EasyHostingASP.NET | Best and cheap ASP.NET Core hosting .NET Framework. This fact is pretty nice, because you are able to use all the new features of ASP.NET Core with the power of the huge but well known .NET Framework. On the other hand, the new cross-platform .NET Core is even nice, but with a smaller set of features. Today you have the choice between of being x-plat or to use the full .NET Framework. This isn’t really bad.
Actually it could be better. Let’s see why:
What is the issue?
Microsoft removed the support of the full .NET Framework for ASP.NET Core 2.0 and some developers are not really happy about that. See this Github Issue thread. ASP.NET Core 2.0 will just run on .NET Core 2.0. This fact results in a hot discussion within that GitHub issue.
While the discussion was running, David Fowler said on Twitter that it’s the best to think of ASP.NET Core 2.0 and .NET Core 2.0 as the same product.
Does this makes sense?
I followed the discussion and thought a lot about it. And yes, it starts to make sense to me.
What many people don’t recognize or just forget about, is the .NET Standard. The .NET Standard is a API definition that tries to unify the APIs of .NET Core, .NET Framework and Xamarin. But it actually does a little more, it provides the API as a set of Assemblies, which forwards the types to the right Framework.
Does it make sense to you? (Read more about the .NET Standard in this documentation)
Currently ASP.NET Core runs on top of .NET Core and .NET Framework, but actually uses a framework that is based on .NET Standard 1.4 and higher. All the referenced libraries, which are used in ASP.NET Core are based on .NET Standard 1.4 or higher. Let’s call them “.NET Standard libraries” 😉 This libraries contain all the needed features, but doesn’t reference a specific platform, but the .NET Standard API.
You are also able to create those kind of libraries with Visual Studio 2017.
By creating such libraries you provide your functionality to multiple platforms like Xamarin, .NET Framework and .NET Core (depending on the .NET Standard Version you choose). Isn’t that good?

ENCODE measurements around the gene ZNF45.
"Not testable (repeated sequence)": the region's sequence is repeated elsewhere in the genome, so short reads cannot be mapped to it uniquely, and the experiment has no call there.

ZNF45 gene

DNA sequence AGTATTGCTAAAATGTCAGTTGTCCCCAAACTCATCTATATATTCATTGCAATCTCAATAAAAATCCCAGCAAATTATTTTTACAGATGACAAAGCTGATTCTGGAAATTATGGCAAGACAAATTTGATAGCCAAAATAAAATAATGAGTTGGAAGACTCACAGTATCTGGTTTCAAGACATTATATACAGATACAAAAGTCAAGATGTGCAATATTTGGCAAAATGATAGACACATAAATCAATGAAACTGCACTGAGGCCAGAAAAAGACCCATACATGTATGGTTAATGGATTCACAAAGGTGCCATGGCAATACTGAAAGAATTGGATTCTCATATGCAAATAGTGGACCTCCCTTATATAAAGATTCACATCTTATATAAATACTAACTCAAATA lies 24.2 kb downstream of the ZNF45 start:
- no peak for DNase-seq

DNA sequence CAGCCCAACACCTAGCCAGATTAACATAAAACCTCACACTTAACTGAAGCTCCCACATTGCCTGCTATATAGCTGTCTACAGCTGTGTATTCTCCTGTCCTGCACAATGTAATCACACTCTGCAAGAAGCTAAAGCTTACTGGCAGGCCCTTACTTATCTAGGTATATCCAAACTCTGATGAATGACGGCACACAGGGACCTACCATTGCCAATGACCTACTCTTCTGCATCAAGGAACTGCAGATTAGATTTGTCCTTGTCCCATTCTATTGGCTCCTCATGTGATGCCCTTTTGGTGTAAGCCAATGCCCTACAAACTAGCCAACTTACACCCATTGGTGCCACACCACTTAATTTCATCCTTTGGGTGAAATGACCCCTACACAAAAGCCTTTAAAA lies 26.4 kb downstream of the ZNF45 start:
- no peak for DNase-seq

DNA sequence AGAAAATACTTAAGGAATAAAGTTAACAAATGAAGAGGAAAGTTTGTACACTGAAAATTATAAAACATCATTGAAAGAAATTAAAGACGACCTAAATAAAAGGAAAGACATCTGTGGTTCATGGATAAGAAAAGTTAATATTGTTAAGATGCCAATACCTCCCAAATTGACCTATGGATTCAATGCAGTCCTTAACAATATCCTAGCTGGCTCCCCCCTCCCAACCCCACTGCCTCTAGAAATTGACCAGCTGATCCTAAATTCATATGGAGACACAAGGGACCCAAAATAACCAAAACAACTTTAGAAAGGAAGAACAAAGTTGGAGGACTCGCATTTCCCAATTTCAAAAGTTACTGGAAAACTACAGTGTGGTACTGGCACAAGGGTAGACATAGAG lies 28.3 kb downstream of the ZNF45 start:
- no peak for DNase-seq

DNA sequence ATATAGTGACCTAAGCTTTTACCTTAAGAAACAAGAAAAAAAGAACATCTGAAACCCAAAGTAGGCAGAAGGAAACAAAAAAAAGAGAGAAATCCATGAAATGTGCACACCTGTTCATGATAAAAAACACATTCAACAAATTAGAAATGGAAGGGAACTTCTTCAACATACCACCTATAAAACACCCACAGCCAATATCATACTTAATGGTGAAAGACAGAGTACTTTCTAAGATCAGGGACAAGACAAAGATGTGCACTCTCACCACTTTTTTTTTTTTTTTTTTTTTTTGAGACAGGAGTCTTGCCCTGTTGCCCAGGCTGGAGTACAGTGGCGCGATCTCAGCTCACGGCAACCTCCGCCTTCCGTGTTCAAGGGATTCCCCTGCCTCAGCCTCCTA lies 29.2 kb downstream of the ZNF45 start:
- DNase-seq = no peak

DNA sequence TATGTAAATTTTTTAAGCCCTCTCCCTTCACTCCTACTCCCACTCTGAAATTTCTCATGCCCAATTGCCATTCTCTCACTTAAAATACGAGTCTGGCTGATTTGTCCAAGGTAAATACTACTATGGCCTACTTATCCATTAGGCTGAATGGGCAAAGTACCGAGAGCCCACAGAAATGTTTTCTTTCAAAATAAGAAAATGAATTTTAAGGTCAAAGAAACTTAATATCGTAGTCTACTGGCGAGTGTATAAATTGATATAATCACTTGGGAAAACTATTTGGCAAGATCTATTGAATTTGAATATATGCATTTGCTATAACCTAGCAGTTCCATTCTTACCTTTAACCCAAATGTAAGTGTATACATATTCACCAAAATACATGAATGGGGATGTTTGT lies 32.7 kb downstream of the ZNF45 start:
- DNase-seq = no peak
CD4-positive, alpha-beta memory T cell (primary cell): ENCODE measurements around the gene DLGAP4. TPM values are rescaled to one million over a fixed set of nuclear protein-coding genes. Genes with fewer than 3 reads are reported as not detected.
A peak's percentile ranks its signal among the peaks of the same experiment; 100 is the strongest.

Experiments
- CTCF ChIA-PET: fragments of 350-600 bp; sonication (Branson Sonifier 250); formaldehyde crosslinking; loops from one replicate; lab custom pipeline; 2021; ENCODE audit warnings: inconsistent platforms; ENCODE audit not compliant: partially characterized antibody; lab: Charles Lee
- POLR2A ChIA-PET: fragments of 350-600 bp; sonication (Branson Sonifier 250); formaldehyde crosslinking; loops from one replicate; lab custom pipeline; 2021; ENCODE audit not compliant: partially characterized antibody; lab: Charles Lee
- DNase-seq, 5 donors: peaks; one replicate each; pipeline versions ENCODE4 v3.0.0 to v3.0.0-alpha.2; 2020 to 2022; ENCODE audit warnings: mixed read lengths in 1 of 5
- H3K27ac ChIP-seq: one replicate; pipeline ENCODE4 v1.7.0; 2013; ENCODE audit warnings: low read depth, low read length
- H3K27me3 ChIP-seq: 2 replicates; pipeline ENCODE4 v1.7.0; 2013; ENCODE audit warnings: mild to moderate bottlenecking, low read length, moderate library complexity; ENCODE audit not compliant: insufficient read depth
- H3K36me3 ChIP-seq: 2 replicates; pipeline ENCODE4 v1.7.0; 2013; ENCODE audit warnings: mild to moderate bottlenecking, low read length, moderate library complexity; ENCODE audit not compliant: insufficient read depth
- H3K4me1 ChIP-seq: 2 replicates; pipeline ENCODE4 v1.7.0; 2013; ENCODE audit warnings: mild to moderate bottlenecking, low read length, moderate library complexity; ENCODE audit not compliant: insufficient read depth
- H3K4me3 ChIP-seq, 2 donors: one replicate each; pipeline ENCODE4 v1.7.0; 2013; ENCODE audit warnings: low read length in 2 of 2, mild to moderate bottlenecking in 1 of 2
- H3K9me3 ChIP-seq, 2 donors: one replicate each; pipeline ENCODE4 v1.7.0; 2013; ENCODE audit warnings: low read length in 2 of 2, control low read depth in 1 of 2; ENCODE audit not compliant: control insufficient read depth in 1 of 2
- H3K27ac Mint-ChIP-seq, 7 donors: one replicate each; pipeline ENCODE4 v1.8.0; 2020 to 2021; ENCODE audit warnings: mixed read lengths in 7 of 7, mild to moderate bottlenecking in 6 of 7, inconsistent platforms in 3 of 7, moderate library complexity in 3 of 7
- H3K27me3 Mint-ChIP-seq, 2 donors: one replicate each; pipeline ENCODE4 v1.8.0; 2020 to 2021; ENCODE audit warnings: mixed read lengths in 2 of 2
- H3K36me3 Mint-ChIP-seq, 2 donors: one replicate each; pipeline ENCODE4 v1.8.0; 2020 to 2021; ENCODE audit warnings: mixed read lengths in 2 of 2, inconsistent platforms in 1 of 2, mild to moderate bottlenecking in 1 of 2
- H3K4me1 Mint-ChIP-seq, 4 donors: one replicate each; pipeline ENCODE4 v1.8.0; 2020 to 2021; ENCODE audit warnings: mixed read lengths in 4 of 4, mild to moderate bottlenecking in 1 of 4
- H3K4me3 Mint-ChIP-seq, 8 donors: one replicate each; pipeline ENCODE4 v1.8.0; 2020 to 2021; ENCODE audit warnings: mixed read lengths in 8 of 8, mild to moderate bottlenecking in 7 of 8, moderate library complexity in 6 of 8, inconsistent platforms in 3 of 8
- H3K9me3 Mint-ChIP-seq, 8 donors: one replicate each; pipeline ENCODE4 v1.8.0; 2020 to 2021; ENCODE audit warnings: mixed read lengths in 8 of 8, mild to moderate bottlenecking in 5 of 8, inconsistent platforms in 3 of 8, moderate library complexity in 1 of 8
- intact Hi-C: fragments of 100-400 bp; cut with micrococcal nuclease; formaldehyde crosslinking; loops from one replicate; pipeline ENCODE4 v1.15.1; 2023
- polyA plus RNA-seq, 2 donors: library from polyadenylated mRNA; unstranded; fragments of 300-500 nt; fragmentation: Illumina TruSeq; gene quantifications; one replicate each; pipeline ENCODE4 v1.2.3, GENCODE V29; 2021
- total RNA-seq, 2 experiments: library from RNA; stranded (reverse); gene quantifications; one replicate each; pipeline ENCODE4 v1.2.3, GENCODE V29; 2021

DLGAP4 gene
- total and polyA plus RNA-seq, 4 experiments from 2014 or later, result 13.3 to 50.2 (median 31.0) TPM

And in .NET Framework apps you are able to reference .NET Standard based libraries.
.NET Core is just a runtime to run Apps on Linux, Mac and Windows. Let’s see the full .NET Framework as a runtime to run WPF apps, Winforms apps and classic ASP.NET apps on Windows. Let’s also see Xamarin as a runtime to run apps on iOS and Android.
Let’s also assume, that the .NET Standard 2.0 will provide the almost full API of the .NET Framework to your Application, if it is finished.
Do we really need the full .NET Framework for ASP.NET Core, in this case? No, we don’t really need it.
What if …
- … .NET Framework, .NET Core and Xamarin are just runtimes?
- … .NET Standard 2.0 is as complete as the .NET Framework?
- .. .NET Standard 2.0 libraries will have the same features as the .NET Framework?
- .. ASP.NET 2.0 Core uses the .NET Standard 2.0 libraries?
Do we really need the full .NET Framework as a runtime for ASP.NET Core?
I think, no!
Does it also makes sense to use the full .NET Framework as a runtime for Xamarin Apps?
I also think, no.
ASP.NET Core and .NET Core shouldn’t be really shipped as one product, as David said. Because it is on top of .NET Core and maybe another technology could also be on top of .NET Core in the future. But maybe it makes sense to ship it as one product, to tell the people that ASP.NET Core 2.0 is based on top of .NET Core 2.0 and needs the .NET Core runtime. (The classic ASP.NET is also shipped with the full .NET Framework.)
- .NET Core, Xamarin and the full .NET Framework are just a runtimes.
- The .NET Standard 2.0 will almost have the same API as the .NET Framework.
- The .NET Standard 2.0 libraries will have the same set of features as the .NET Framework
- ASP.NET Core 2.0 uses NET Standard 2.0 libraries as a framework.
With this facts, Microsoft’s decision to run ASP.NET Core 2.0 on .NET Core 2.0 only, doesn’t sound that evil anymore.
From my perspective, ASP.NET is not in trouble and it’s all fine and it makes absolutely sense. The troubles are only in the discussion about that on GitHub and on Twitter
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